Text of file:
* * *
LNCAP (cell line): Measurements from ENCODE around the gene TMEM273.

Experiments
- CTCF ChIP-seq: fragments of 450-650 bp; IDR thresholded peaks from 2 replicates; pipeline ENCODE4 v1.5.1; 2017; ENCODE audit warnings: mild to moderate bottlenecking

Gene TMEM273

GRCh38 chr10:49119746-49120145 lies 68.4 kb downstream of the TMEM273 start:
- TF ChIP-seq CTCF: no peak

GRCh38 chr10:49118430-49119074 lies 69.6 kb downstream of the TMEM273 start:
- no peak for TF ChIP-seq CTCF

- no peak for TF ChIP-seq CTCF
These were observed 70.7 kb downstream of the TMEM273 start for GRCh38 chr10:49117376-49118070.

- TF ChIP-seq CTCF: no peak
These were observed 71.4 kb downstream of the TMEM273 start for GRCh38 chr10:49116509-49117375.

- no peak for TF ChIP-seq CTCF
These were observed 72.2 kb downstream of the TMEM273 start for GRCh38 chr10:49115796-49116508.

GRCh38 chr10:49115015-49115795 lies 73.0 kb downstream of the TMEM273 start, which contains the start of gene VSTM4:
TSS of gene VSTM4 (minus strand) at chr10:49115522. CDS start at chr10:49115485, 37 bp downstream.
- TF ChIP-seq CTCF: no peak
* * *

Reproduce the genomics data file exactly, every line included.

LNCAP (cell line): Measurements from ENCODE around the gene TMEM273.

Experiments
- CTCF ChIP-seq: fragments of 450-650 bp; IDR thresholded peaks from 2 replicates; pipeline ENCODE4 v1.5.1; 2017; ENCODE audit warnings: mild to moderate bottlenecking

Gene TMEM273

GRCh38 chr10:49119746-49120145 lies 68.4 kb downstream of the TMEM273 start:
- TF ChIP-seq CTCF: no peak

GRCh38 chr10:49118430-49119074 lies 69.6 kb downstream of the TMEM273 start:
- no peak for TF ChIP-seq CTCF

- no peak for TF ChIP-seq CTCF
These were observed 70.7 kb downstream of the TMEM273 start for GRCh38 chr10:49117376-49118070.

- TF ChIP-seq CTCF: no peak
These were observed 71.4 kb downstream of the TMEM273 start for GRCh38 chr10:49116509-49117375.

- no peak for TF ChIP-seq CTCF
These were observed 72.2 kb downstream of the TMEM273 start for GRCh38 chr10:49115796-49116508.

GRCh38 chr10:49115015-49115795 lies 73.0 kb downstream of the TMEM273 start, which contains the start of gene VSTM4:
TSS of gene VSTM4 (minus strand) at chr10:49115522. CDS start at chr10:49115485, 37 bp downstream.
- TF ChIP-seq CTCF: no peak